Annual analysis of revisions to monetary aggregates and effective interest rates data (2010-12)

This article is the annual update of the analysis of revisions to monthly monetary aggregates and effective interest rates data produced by the Bank of England's Statistics and Regulatory Data Division (SRDD). Based on measures of revision size and bias, the results show that revisions can be considered immaterial for most series tested. This is the same broad conclusion as was reached in the 2014 analysis.
Published on 29 June 2015

Bankstats article

By Timothy Boobier, Louise Johnston and Gayle Sansum



The Bank of England’s Statistics and Regulatory Data Division has presented analysis of revisions to monthly monetary aggregates and effective interest rates on an annual basis since 2009. Revisions are examined on a rolling three-year window of published data after two years have elapsed. This article updates the analysis for 2010-12 data, covering broadly the same series as considered last year.

Key points

For monetary series data, the results are similar to last year’s analysis for 2009-11 data, where revisions to series were found to be broadly immaterial. This finding holds even though the introduction of certain one-off methodological improvements had minor impacts on some series over the period under review. These related to M4, M4 lending and their respective other financial corporations (OFC) components. All M4 lending series investigated in this analysis refer to those series which have been relabelled as M4L ‘historical measures’ from May 2015. For effective rates data the results are also similar to last year’s analysis, where revisions were found to be broadly immaterial.

Revision size, bias and materiality

As in previous analyses, this article evaluates revisions according to measures of their size, tests for bias in revisions and measures of materiality. Methodology and results for this analysis are presented in full in Annexes A and B. Definitions for the series investigated can be found in Annex C.

For monetary series, both seasonally adjusted and non seasonally adjusted data are considered. In both cases, results are broadly similar to those found in the 2014 analysis. Mean revisions and mean absolute revisions are broadly unchanged overall (Annex B, Table 1). However, mean absolute revisions have fallen slightly for more than half of the seasonally adjusted series considered, compared to last year. For effective interest rates data, revisions are slightly larger than those observed in the 2014 analysis, although as in 2014 these can be considered broadly immaterial (Annex B, Table 2).

No material bias was found for any of the monetary aggregates series (Annex B, Table 3). This was also the case for effective rates series (Annex B, Table 4).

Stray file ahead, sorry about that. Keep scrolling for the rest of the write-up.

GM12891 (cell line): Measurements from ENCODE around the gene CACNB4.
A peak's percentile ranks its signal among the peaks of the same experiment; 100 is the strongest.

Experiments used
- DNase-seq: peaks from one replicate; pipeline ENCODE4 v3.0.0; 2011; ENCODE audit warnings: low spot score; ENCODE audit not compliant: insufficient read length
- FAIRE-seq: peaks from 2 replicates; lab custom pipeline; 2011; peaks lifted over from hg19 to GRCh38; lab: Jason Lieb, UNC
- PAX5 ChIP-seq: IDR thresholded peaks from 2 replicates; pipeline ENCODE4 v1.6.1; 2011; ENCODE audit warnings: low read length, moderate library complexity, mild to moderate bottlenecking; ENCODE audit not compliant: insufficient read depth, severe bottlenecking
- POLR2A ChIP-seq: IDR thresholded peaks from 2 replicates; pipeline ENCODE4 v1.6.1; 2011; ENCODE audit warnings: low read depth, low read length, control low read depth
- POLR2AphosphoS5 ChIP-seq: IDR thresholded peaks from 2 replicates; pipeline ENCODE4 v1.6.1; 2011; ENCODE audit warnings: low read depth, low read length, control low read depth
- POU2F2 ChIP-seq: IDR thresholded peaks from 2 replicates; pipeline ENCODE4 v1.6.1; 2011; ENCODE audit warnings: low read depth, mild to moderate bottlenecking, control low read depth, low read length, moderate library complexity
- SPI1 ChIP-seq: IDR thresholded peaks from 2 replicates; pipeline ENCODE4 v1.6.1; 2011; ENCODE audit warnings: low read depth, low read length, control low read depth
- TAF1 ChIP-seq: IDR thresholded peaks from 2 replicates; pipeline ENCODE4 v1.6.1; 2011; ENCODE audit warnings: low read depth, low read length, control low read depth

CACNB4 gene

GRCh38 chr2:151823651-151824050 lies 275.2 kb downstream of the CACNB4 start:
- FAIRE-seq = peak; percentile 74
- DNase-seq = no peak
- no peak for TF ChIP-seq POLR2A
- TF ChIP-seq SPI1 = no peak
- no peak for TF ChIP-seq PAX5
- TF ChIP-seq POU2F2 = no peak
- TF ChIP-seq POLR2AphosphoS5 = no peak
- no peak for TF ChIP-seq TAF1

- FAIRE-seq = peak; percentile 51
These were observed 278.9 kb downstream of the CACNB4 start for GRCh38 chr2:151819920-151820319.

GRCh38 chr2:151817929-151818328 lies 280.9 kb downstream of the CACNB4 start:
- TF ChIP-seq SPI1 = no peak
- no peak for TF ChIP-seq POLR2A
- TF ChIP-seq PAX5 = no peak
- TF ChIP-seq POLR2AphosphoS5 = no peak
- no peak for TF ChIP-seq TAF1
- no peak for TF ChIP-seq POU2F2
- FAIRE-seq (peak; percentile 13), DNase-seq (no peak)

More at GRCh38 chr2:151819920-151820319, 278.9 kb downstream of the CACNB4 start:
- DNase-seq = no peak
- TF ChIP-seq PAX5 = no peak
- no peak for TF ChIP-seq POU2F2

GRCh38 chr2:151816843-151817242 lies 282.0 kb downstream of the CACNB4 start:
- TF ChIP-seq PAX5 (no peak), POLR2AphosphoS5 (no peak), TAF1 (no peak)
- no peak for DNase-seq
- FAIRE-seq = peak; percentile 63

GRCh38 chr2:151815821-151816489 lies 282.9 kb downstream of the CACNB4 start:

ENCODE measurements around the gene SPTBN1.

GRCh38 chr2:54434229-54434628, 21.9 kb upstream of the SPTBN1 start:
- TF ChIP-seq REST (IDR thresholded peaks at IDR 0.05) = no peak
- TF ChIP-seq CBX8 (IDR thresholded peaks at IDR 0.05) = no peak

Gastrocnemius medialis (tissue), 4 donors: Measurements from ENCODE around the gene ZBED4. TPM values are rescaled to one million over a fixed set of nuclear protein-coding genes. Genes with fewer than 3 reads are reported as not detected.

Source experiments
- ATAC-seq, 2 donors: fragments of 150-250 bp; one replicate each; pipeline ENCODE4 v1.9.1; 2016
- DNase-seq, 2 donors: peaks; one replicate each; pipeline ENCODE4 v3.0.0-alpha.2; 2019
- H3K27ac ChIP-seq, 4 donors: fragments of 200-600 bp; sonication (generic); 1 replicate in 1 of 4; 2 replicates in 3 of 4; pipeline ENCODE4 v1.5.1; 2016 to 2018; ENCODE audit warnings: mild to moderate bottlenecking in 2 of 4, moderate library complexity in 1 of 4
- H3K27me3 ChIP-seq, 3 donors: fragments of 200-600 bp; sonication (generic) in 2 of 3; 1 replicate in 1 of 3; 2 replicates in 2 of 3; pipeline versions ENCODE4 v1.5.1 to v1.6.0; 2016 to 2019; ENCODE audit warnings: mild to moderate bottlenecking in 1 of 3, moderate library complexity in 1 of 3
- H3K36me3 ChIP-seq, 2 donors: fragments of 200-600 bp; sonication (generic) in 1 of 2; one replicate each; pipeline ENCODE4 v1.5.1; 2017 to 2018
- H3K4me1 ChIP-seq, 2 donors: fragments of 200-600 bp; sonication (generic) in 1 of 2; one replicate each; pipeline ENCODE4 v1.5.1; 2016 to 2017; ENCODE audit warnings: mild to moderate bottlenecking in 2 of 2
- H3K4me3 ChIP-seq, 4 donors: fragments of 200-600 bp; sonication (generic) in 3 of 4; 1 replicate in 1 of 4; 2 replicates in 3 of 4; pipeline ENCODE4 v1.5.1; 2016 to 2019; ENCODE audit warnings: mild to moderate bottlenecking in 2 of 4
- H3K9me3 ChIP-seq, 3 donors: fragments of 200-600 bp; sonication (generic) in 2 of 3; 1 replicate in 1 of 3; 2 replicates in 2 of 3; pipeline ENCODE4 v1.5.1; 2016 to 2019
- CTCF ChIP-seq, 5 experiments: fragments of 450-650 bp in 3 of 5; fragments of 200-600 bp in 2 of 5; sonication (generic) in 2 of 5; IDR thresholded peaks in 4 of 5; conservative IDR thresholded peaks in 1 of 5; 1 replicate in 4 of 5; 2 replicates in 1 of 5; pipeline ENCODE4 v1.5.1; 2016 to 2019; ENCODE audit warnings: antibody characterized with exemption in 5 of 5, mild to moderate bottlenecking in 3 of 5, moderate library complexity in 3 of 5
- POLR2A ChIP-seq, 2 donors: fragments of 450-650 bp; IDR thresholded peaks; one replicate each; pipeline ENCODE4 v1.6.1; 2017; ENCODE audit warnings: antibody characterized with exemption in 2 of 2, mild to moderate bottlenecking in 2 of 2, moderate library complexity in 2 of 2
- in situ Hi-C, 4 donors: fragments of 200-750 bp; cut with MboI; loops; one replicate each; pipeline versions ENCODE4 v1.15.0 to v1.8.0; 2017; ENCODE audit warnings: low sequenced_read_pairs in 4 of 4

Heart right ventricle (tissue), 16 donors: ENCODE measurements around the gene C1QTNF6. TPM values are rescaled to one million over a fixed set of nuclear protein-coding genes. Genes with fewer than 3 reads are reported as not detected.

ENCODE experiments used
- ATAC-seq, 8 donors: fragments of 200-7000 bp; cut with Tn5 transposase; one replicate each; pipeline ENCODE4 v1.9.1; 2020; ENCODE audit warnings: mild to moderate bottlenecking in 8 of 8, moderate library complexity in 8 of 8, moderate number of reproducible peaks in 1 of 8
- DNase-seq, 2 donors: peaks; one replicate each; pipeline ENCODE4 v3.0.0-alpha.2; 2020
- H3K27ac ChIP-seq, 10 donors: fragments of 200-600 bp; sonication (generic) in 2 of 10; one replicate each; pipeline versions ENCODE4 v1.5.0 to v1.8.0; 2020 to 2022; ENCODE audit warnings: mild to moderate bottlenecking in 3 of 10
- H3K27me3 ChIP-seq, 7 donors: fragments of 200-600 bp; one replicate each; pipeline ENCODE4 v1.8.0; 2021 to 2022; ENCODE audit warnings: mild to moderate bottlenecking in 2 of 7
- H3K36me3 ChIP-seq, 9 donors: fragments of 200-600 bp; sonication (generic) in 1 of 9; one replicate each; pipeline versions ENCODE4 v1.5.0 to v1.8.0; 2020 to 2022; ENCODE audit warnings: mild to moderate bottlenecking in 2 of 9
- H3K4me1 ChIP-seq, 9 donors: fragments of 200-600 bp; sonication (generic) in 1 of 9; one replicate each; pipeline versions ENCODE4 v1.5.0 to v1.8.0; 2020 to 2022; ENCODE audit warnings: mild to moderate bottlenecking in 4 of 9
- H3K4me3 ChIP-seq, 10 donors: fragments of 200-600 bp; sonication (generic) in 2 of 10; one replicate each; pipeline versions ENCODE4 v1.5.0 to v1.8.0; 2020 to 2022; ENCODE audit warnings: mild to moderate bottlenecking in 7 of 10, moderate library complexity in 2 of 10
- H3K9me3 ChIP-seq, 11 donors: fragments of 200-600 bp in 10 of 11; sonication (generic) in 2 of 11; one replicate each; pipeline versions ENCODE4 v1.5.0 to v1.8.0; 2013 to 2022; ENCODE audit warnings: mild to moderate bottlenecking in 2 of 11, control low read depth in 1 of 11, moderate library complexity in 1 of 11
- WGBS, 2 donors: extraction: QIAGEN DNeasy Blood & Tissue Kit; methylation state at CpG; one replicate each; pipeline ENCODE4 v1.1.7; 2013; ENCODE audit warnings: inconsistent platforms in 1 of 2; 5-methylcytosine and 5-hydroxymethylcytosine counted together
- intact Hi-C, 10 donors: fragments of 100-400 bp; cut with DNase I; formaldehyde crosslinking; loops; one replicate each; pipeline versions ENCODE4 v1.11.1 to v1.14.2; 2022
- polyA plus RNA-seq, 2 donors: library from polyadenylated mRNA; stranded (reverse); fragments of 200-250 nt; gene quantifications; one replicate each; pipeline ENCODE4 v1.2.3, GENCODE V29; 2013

Even in the absence of bias, revisions could still be considered to be material. However, revisions to most series appear broadly immaterial (Annex B, Tables 5 and 6).

Illustrative examples

This section considers in more detail selected examples of series that demonstrate the largest revisions for the series considered in this analysis.

Chart A depicts revisions to the one-month growth rate in M4 lending to OFCs, non seasonally adjusted. Among the non seasonally adjusted data, this series had the highest mean absolute revision (0.66 percentage points), although no evidence of bias was detected for this series.

Chart A shows that revisions are generally larger before February 2012. This reflects the fact that methodological changes to the estimation of this series were implemented for February 2012 data and this impacted the estimation of data before this point. These changes consisted of improvements in the estimation of the effects of price movements in OFC securities held by MFIs, specifically to exclude MFIs’ holdings of bonds issued by their own securitisation SPVs. Therefore, the size and materiality of revisions to this series should be seen as reflecting a one-off change in the measure’s construction. This change is also the key driver of the revisions to the one-month growth rate of aggregate M4 lending (which show similar results in terms of materiality).

Chart B shows original and revised estimates for seasonally adjusted M4. In this case, the materiality of revisions can be attributed to a change in the seasonal adjustment methodology implemented in November 2013. This involved a change from temporary adjustment methods to standard methods for the OFC component of M4, which drove the materiality of revisions for both aggregate M4 and its OFC component. Moreover, combined with the change in estimation of MFIs’ holdings of OFC securities, this helps explain the magnitude of the revisions to seasonally adjusted M4 Lending and its OFC component.

For effective interest rates, the series with the largest ratios of mean square revision to variance of the underlying data (one measure of materiality used by the Bank) were time deposits from OFCs and other loans to OFCs (Annex B, Table 6). As discussed in last year’s analysis, revisions to these series were due to a methodological change to exclude the reporting of effective rates for intra-group business. Revisions to other rates series were largely immaterial.

To view all related charts, tables and Annexes, please download the full article:

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